Melphalan

From WikiProjectMed
Jump to navigation Jump to search

Melphalan
Melphalan.svg
Melphalan ball-and-stick.png
Names
Trade namesAlkeran, Evomela, others
Other names(2S)-2-amino-3-{4-[bis(2-chloroethyl)amino]phenyl}propanoic acid
Clinical data
Routes of
use
By mouth (tablets), intravenous
Defined daily dosenot established[1]
External links
AHFS/Drugs.comMonograph
MedlinePlusa682220
Legal
License data
Legal status
  • In general: ℞ (Prescription only)
Pharmacokinetics
Bioavailability25–89% (By mouth)
MetabolismHydrolysis to inactive metabolites
Elimination half-life1.5 ± 0.8 hours
ExcretionKidney (IV: 5.8–21.3%)
Chemical and physical data
FormulaC13H18Cl2N2O2
Molar mass305.20 g·mol−1
3D model (JSmol)
  (verify)

Melphalan, sold under the trade name Alkeran among others, is a chemotherapy medication used to treat multiple myeloma, ovarian cancer, melanoma, and amyloidosis.[2] It is used by mouth or by injection into a vein.[2]

Common side effects include nausea and bone marrow suppression.[2] Other severe side effects may include anaphylaxis and the development of other cancers.[2] Use during pregnancy may result in harm to the baby.[3] Melphalan belongs to the class of nitrogen mustard alkylating agents.[2] It works by interfering with the creation of DNA and RNA.[2]

Melphalan was approved for medical use in the United States in 1964.[2] It is on the World Health Organization's List of Essential Medicines.[4] It is available as a generic medication.[5] In the United Kingdom it costs the NHS £137 per 50 mg vial.[5] In the United States the cost of this amount is US$257.[6]

Medical uses

It is used to treat multiple myeloma,[7] ovarian cancer, AL amyloidosis, and occasionally malignant melanoma.

The agent was first investigated as a possible drug for use in melanoma, it was not found to be effective.

In 2016, it was approved in the U.S. for:

Melphalan is currently[when?] being used to treat ocular retinoblastoma, a pediatric solid tumor. This is accomplished via transarterial catheter based slow pulsed infusion into the ophthalmic artery.[9]

Dosage

The defined daily dose is not established.[1]

Side effects

Common side effects include:[2]

Less common side effects include:

Mechanism of action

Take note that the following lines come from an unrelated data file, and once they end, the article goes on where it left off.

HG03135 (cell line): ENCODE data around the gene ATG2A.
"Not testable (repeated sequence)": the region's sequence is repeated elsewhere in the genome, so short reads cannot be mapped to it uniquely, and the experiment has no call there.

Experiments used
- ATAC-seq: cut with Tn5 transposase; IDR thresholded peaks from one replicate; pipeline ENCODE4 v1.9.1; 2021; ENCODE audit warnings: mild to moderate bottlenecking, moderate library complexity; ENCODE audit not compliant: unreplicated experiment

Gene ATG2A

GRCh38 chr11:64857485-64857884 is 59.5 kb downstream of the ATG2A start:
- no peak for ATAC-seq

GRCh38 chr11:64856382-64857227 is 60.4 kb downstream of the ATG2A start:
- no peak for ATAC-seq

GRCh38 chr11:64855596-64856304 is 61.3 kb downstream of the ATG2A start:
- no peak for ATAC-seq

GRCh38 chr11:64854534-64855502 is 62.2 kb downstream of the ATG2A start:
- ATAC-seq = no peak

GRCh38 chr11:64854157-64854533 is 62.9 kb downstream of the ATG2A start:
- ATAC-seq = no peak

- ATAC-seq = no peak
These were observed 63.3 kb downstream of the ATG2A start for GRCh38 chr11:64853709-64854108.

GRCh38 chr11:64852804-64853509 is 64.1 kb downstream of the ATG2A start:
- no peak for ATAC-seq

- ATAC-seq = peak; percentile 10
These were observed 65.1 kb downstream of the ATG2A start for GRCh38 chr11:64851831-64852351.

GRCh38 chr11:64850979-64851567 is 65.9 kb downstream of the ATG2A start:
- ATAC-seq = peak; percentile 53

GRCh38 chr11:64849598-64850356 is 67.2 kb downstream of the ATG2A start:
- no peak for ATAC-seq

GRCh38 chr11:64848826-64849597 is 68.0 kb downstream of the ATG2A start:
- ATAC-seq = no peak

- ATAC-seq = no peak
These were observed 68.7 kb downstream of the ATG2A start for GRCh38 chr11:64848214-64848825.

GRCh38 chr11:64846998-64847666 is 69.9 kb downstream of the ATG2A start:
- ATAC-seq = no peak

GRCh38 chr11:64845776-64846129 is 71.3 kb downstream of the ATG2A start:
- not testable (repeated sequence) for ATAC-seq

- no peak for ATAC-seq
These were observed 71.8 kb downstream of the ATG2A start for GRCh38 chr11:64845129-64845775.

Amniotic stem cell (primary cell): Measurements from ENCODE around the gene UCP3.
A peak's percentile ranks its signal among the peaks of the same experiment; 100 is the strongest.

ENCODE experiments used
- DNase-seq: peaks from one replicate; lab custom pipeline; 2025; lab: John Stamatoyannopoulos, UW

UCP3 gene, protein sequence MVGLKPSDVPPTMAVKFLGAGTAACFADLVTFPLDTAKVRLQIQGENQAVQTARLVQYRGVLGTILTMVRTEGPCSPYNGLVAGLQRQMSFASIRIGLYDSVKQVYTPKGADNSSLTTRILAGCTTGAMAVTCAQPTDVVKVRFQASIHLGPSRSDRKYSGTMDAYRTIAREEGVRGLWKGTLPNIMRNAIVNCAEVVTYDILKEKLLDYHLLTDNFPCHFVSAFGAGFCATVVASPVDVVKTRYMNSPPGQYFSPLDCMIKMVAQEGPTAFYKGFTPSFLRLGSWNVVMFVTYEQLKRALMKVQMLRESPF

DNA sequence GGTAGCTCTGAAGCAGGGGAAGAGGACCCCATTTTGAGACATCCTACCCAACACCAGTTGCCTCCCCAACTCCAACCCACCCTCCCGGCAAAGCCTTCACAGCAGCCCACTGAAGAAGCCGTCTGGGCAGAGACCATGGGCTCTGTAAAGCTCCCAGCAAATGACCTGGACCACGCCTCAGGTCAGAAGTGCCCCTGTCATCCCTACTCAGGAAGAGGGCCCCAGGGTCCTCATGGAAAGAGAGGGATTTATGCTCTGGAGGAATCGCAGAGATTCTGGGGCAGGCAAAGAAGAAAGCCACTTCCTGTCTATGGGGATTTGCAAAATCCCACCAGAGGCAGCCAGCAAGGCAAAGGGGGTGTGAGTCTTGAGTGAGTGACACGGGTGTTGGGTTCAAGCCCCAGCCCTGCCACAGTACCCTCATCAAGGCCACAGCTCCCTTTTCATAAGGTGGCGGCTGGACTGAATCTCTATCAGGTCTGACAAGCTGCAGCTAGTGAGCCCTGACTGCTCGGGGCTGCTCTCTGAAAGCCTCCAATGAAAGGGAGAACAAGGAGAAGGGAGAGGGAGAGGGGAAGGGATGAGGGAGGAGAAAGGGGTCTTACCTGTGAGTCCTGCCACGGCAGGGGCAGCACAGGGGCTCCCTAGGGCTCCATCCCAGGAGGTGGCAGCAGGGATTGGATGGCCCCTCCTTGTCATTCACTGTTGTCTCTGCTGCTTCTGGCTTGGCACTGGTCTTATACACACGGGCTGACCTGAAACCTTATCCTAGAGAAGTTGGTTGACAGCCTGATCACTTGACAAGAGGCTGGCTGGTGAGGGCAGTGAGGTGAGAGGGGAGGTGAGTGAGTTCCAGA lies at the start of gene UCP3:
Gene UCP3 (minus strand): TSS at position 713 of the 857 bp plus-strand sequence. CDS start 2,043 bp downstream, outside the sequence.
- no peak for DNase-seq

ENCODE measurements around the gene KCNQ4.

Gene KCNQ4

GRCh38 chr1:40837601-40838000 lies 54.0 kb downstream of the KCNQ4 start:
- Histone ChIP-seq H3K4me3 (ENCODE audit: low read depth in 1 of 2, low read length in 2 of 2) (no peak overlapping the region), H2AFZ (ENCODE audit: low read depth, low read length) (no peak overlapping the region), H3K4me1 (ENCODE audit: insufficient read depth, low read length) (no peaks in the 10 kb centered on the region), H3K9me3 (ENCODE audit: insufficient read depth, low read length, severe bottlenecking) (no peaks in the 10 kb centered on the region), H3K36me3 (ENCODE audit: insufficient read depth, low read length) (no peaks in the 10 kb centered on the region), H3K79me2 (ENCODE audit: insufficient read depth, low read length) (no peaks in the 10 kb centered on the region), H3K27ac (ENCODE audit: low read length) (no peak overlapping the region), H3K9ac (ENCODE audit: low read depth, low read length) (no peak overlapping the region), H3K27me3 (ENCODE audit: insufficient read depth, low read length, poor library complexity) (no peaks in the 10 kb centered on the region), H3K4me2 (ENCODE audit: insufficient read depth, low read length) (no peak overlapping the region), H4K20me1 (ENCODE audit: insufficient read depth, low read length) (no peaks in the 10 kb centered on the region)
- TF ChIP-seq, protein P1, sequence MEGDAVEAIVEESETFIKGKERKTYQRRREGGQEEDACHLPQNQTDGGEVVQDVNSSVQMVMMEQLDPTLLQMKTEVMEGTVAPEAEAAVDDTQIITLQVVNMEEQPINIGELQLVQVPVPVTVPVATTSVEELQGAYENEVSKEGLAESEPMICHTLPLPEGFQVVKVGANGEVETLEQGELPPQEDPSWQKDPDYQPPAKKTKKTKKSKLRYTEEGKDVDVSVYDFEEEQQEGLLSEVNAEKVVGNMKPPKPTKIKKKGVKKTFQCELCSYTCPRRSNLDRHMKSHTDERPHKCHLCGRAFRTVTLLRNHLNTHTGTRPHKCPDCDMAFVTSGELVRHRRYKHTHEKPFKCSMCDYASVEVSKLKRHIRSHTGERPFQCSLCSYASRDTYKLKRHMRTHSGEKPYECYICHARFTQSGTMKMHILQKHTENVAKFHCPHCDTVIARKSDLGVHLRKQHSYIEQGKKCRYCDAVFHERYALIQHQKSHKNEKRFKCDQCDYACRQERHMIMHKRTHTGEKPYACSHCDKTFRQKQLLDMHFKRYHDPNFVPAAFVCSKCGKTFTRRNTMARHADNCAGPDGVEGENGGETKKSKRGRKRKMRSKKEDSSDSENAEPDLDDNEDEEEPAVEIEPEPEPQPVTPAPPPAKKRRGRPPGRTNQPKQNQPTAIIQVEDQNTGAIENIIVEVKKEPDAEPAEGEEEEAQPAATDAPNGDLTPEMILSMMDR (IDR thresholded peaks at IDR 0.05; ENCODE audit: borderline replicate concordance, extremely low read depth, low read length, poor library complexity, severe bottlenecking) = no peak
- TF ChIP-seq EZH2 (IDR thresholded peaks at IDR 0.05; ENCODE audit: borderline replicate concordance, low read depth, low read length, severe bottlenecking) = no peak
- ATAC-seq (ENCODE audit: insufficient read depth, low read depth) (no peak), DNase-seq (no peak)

Melphalan chemically alters the DNA nucleotide guanine through alkylation, and causes linkages between strands of DNA. This chemical alteration inhibits DNA synthesis and RNA synthesis, functions necessary for cells to survive. These changes cause cytotoxicity in both dividing and non-dividing tumor cells.[10]

Synthesis

Another amino acid-like drug is the antineoplastic agent melphalan. Tumor cells spend less time in resting phases than normal cells so at any given time, they are more likely to be metabolically active than most normal host cells. The rationale behind incorporating an alkylating function in a molecule resembling a primary cellular metabolite was to get a greater safety margin by fooling tumor cells into taking up the toxin preferentially.

4-Nitro-L-phenylalanine (1) was converted to its phthalimide by heating with phthalic anhydride, and this was converted to its ethyl ester (2). Catalytic hydrogenation produced the corresponding aniline. Heating in acid with oxirane, followed by treatment with phosphorus oxychloride provided the bischloride, and removal of the protecting groups by heating in hydrochloric acid gave melphalan (3).

See also

References

  1. 1.0 1.1 "WHOCC - ATC/DDD Index". www.whocc.no. Retrieved 11 September 2020.
  2. 2.0 2.1 2.2 2.3 2.4 2.5 2.6 2.7 2.8 "Melphalan Monograph for Professionals". Drugs.com. American Society of Health-System Pharmacists. Retrieved 9 October 2019.
  3. "Melphalan Use During Pregnancy". Drugs.com. Retrieved 9 October 2019.
  4. World Health Organization (2019). World Health Organization model list of essential medicines: 21st list 2019. Geneva: World Health Organization. hdl:10665/325771. WHO/MVP/EMP/IAU/2019.06. License: CC BY-NC-SA 3.0 IGO.
  5. 5.0 5.1 British national formulary : BNF 76 (76 ed.). Pharmaceutical Press. 2018. pp. 873–874. ISBN 9780857113382.
  6. "Melphalan Prices, Coupons & Patient Assistance Programs". Drugs.com. Retrieved 27 October 2019.
  7. Facon T, Mary JY, Hulin C, et al. (October 2007). "Melphalan and prednisone plus thalidomide versus melphalan and prednisone alone or reduced-intensity autologous stem cell transplantation in elderly patients with multiple myeloma (IFM 99-06): a randomised trial". Lancet. 370 (9594): 1209–18. doi:10.1016/S0140-6736(07)61537-2. PMID 17920916.
  8. "Evomela (melphalan) for Injection, for Intravenous Use. Full Prescribing Information". Spectrum Pharmaceuticals, Inc. Irvine, CA 92618. Retrieved 17 March 2016.
  9. Gobin YP, Dunkel IJ, Marr BP, et al. (June 2011). "Intra-arterial chemotherapy for the management of retinoblastoma: four-year experience". Arch Ophthalmol. 129 (6): 732–7. doi:10.1001/archophthalmol.2011.5. PMID 21320950.
  10. "Melphalan". National Cancer Institute. Retrieved 4 August 2014.
  11. Bergel, F.; Stock, J. A. (1954). "Cyto-active amino-acid and peptide derivatives. Part I. Substituted phenylalanines". Journal of the Chemical Society (Resumed): 2409. doi:10.1039/JR9540002409.
  12. Bergel, F.; Burnop, V. C. E.; Stock, J. A. (1955). "Cyto-active amino-acids and peptides. Part II. Resolution of para-substituted phenylalanines and synthesis of p-di-(2-chloroethyl)amino-DL-phenyl[?-14C]alanine". Journal of the Chemical Society (Resumed): 1223–1230. doi:10.1039/JR9550001223.
  13. Larionov LF, Khokhlov AS, Shkodinskaja EN, Vasina OS, Troosheikina VI, Novikova MA (1955). "Studies on the anti-tumour activity of p-di-(2-chloroethyl) aminophenylalanine (sarcolysine)". Lancet. 266 (6882): 169–71. doi:10.1016/S0140-6736(55)92736-7. PMID 13243678.

External links

External sites:
Identifiers: